On behalf of the government and people of Lagos State, it gives me great pleasure to welcome you all to the nation’s Center of Excellence and the 5th largest economy in Africa.
Lagos State is connected in many ways to the history of Nigeria including the study and practice of law. It is home to the brightest legal minds that laid the foundation for the legal profession in Nigeria. It is home to great and world acclaimed men such as Chief Frederick Rotimi Williams, the first Nigerian to become a Senior Advocate of Nigeria, Taslim Olawale Elias, the first black African President of the International Court of Justice, Christopher Sapara Williams, first indigenous Nigerian Lawyer called to the English Bar. e.t.c.
These distinguished and illustrious sons and daughters of our nation contributed greatly not only to the evolution of the legal profession in Nigeria but also to the greatness of our State over the past 50 years.
Indeed it will be extremely difficult if not impossible to identify the icons of the profession in contemporary time without a story to tell about the limitless opportunities which Lagos offers for all to realise our dreams and reach the peak of their potentials irrespective of race, ethnic, religious or socio-economic background. This is the legacy that has been jealously cherished by succeeding generations and which we will continue to build on because it is the source of our strength, leadership and prosperity.
It is against this background and in the spirit of Lagos at 50 celebration that we feel excited to partner with the Nigeria Bar Association in hosting this year’s annual conference.
The NBA has chosen for this 57th conference, a theme that speaks pointedly to one of the issues that have kept Africa far behind on the scale of ease of doing business. Weak Institutions constitute a major disincentive for investment which is extremely important for the efficient and effective harnessing of the huge resources that nature has blessed us with.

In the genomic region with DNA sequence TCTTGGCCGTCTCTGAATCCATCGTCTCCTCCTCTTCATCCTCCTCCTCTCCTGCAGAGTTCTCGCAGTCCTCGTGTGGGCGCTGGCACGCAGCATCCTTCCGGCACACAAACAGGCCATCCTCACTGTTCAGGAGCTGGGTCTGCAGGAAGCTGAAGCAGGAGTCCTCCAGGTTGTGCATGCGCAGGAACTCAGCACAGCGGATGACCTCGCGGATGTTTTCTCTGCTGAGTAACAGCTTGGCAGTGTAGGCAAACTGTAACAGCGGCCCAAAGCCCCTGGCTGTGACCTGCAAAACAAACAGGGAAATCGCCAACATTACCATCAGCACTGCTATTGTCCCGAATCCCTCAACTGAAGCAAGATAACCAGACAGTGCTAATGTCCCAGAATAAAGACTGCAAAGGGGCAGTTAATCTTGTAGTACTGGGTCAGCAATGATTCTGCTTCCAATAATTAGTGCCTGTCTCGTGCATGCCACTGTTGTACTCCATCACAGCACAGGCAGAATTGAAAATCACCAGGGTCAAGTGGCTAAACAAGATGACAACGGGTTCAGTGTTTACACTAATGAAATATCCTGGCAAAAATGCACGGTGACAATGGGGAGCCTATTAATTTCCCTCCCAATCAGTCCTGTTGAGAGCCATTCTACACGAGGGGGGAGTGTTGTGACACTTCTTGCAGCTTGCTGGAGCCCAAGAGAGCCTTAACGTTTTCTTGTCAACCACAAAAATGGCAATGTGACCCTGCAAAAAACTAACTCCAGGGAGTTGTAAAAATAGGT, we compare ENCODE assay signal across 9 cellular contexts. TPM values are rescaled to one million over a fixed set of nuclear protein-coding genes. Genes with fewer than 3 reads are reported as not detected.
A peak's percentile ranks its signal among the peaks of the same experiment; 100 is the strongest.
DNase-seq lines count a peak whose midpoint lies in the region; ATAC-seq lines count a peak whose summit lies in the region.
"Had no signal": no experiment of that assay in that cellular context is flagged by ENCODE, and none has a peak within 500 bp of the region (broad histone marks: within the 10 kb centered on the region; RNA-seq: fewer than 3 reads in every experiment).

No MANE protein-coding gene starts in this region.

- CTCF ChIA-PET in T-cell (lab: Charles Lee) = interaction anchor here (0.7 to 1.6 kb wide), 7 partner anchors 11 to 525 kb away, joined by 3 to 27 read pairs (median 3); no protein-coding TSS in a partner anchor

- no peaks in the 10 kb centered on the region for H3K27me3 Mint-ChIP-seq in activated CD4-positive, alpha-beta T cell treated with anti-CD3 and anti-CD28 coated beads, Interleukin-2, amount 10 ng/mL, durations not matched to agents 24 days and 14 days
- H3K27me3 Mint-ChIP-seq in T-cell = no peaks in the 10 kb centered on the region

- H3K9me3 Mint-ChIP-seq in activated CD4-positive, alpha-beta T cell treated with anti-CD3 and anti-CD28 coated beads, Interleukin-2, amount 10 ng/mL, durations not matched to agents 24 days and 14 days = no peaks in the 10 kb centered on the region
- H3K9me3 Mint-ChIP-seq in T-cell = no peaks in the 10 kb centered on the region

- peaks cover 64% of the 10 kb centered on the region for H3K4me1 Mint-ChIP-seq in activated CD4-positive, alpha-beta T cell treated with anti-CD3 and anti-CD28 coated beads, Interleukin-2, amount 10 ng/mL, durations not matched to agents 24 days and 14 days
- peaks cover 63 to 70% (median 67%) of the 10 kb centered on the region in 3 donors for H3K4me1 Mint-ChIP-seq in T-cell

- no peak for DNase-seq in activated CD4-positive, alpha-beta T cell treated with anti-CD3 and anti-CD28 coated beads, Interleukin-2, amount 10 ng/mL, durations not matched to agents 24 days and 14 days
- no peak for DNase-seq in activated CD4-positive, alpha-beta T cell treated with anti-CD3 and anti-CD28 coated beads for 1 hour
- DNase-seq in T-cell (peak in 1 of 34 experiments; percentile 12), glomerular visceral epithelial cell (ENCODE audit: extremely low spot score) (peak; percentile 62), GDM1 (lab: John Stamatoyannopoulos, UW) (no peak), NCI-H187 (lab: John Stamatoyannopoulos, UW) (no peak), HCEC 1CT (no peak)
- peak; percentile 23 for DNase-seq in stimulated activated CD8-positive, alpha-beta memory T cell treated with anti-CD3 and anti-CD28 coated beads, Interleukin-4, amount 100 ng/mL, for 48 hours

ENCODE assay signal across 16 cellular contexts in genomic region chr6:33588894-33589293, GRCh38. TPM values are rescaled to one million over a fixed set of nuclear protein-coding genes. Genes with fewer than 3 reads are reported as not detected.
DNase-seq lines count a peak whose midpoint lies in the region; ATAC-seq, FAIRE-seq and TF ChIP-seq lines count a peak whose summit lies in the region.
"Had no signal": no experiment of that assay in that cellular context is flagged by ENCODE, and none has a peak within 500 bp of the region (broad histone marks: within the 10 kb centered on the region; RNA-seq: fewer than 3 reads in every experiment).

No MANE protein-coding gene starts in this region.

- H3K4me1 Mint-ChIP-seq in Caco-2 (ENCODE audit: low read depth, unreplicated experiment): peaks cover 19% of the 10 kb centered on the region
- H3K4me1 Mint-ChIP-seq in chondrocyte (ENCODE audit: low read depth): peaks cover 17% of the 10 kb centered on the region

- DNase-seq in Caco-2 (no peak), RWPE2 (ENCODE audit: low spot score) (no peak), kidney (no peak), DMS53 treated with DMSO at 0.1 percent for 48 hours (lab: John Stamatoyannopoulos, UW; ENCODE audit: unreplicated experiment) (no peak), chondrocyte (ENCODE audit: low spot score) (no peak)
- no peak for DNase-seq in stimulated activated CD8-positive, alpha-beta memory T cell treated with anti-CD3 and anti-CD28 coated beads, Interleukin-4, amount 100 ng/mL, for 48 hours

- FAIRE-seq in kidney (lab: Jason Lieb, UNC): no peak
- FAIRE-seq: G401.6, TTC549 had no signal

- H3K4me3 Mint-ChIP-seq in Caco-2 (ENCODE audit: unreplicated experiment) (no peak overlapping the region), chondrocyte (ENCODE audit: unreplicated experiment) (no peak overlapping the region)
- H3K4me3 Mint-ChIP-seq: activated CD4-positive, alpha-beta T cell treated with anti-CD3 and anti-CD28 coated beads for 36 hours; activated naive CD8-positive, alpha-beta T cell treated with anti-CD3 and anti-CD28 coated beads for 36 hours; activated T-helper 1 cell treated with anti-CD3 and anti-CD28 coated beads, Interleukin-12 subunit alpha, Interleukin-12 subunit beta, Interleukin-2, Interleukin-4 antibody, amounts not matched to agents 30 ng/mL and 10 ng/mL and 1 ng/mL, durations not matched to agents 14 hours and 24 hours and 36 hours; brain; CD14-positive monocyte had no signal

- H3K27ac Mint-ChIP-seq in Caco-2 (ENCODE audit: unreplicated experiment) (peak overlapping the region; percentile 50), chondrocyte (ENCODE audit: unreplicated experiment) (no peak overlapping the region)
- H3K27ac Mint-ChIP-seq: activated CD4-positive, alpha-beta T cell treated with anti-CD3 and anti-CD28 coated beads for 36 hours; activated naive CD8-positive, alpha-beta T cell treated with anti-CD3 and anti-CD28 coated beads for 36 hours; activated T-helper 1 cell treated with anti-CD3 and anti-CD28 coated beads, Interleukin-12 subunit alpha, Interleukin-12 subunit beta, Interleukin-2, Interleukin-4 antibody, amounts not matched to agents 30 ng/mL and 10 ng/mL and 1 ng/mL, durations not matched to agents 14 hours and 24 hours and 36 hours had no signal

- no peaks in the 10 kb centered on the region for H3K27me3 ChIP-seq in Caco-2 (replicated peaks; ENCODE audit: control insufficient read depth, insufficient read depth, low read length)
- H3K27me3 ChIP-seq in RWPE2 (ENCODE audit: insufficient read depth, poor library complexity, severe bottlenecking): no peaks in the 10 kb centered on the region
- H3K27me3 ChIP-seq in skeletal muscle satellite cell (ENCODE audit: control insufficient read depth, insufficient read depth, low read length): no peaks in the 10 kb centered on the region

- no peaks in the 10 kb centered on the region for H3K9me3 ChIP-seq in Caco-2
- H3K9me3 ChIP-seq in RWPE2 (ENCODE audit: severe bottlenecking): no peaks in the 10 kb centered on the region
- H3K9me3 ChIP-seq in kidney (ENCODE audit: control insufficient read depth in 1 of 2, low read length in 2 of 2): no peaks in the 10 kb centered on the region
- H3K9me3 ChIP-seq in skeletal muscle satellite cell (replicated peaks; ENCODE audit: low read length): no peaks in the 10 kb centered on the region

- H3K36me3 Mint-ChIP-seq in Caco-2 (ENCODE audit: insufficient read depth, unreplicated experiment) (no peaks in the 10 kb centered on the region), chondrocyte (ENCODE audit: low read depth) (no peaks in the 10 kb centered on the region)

Our Institutions are weak because in most cases, their establishment is influenced by personal and short term considerations. In some other cases, they are deliberately weakened in order to make them subject to the whims and caprices of the leadership.
Building and sustaining strong institution requires our collective commitment to the rule of law. It entails building the capacity of such institutions to be able to discharge their responsibilities effectively and transparently while also being accountable to the people. It must create an atmosphere of confidence, mutual understanding and protection against arbitrariness.
We must take a cue from developed economies where the integrity of their institutions is not compromised for whatever reason. In those climes, it is the institution that puts officials of the State in check and not vice versa as we have experienced and are still experiencing in most parts of the continent.
Distinguished ladies and gentlemen, this is the ideal and best global practice which we, in Lagos State are striving very strongly to attain towards building an economy that is globally competitive. It has been one of our key commitments in the past two years as exemplified by the far reaching reforms we are implementing by way of security and judicial sector reforms. Happily, these efforts are yielding the expected outcomes.
I have no doubt in my mind that this conference will produce new and useful ideas which will help in deepening the effects of ongoing efforts to build and strengthen our institutions in line with global best practice.
Before I end this brief remark, let me use this opportunity to call on the Nigerian Bar Association as a body and members to raise your voices in support of the demand for devolution of power to States and fiscal federalism, especially the review of the current revenue sharing formula.
These, in my view, are fundamental and critical to creating an enabling environment that will accelerate development in all parts of the country. The ongoing process for the review of the 1999 Constitution presents a golden opportunity for us to redress all the aberrations created by the interjection of the military that have stunted growth and inhibited the capacity of States to harness the huge potentials of our nation.
Once again, I welcome you all to the Nation’s Centre of excellence. I would have been one of you. I made a failed attempt to become a lawyer but JAMB messed me up.